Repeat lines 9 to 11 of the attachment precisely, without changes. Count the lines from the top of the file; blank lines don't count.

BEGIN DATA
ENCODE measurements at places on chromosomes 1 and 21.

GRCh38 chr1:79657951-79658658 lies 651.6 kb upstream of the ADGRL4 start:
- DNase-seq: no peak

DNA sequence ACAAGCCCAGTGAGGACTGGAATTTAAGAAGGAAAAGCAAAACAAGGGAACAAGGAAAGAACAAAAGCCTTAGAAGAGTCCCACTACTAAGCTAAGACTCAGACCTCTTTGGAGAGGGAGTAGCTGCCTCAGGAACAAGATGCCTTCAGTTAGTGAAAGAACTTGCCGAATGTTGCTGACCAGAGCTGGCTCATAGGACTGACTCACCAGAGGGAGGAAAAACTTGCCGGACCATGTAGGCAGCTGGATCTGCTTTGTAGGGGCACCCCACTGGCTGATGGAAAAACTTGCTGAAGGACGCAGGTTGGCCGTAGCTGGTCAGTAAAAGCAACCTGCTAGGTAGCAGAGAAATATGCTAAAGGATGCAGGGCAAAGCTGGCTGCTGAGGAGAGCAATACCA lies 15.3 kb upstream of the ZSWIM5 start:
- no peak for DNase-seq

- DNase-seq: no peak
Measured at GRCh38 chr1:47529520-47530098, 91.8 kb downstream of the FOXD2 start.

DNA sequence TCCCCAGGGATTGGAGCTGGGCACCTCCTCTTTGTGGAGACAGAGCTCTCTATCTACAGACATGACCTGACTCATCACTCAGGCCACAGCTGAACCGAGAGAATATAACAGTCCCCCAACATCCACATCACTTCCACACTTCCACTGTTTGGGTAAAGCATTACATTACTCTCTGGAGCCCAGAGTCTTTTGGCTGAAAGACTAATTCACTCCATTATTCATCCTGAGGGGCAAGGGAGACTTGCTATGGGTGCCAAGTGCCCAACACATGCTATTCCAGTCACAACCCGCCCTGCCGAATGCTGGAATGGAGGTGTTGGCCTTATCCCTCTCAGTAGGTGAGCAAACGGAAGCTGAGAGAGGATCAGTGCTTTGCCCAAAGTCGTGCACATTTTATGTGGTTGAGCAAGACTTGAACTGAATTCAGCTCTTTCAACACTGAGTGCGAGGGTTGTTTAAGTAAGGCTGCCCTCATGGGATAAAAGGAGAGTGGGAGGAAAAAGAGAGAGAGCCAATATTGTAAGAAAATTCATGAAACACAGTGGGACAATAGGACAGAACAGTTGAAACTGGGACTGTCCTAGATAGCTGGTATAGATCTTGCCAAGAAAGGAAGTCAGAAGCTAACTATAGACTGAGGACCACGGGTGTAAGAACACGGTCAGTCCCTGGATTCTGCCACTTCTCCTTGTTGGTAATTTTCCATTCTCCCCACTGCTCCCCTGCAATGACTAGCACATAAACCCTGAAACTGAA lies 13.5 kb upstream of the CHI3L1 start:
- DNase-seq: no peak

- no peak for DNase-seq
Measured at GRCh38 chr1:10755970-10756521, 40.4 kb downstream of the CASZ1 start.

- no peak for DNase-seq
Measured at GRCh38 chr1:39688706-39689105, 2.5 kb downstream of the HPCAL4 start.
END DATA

- DNase-seq: no peak

- no peak for DNase-seq
Measured at GRCh38 chr1:10755970-10756521, 40.4 kb downstream of the CASZ1 start.